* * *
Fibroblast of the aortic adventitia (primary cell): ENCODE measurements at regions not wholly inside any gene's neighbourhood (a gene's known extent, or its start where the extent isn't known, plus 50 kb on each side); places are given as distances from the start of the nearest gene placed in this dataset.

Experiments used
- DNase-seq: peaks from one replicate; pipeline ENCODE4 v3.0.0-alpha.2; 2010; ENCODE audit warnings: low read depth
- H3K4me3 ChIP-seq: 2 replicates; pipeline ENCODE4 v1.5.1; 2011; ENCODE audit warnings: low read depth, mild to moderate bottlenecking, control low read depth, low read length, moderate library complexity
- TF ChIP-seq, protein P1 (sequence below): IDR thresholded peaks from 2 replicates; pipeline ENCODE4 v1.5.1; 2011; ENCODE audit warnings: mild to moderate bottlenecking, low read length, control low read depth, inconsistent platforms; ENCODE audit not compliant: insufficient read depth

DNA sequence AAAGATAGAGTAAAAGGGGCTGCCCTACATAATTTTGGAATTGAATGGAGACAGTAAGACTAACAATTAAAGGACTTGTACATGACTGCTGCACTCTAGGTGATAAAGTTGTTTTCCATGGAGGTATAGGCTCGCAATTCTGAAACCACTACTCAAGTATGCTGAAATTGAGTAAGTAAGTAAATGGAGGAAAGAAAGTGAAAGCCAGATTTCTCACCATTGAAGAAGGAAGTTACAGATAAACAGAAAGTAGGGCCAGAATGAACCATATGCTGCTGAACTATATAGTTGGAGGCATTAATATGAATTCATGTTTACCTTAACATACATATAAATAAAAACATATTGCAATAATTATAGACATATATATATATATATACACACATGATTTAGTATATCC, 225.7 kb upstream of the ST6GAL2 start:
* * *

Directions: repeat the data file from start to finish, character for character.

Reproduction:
Fibroblast of the aortic adventitia (primary cell): ENCODE measurements at regions not wholly inside any gene's neighbourhood (a gene's known extent, or its start where the extent isn't known, plus 50 kb on each side); places are given as distances from the start of the nearest gene placed in this dataset.

Experiments used
- DNase-seq: peaks from one replicate; pipeline ENCODE4 v3.0.0-alpha.2; 2010; ENCODE audit warnings: low read depth
- H3K4me3 ChIP-seq: 2 replicates; pipeline ENCODE4 v1.5.1; 2011; ENCODE audit warnings: low read depth, mild to moderate bottlenecking, control low read depth, low read length, moderate library complexity
- TF ChIP-seq, protein P1 (sequence below): IDR thresholded peaks from 2 replicates; pipeline ENCODE4 v1.5.1; 2011; ENCODE audit warnings: mild to moderate bottlenecking, low read length, control low read depth, inconsistent platforms; ENCODE audit not compliant: insufficient read depth

DNA sequence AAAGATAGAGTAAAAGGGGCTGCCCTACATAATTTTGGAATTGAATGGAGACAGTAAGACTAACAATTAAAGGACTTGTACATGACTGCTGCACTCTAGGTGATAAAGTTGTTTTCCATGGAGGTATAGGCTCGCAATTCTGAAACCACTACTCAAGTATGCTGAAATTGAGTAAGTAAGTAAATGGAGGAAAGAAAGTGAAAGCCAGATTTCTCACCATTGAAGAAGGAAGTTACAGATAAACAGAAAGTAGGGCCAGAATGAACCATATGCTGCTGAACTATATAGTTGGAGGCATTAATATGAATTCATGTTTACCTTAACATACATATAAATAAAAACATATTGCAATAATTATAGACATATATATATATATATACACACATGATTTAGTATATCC, 225.7 kb upstream of the ST6GAL2 start: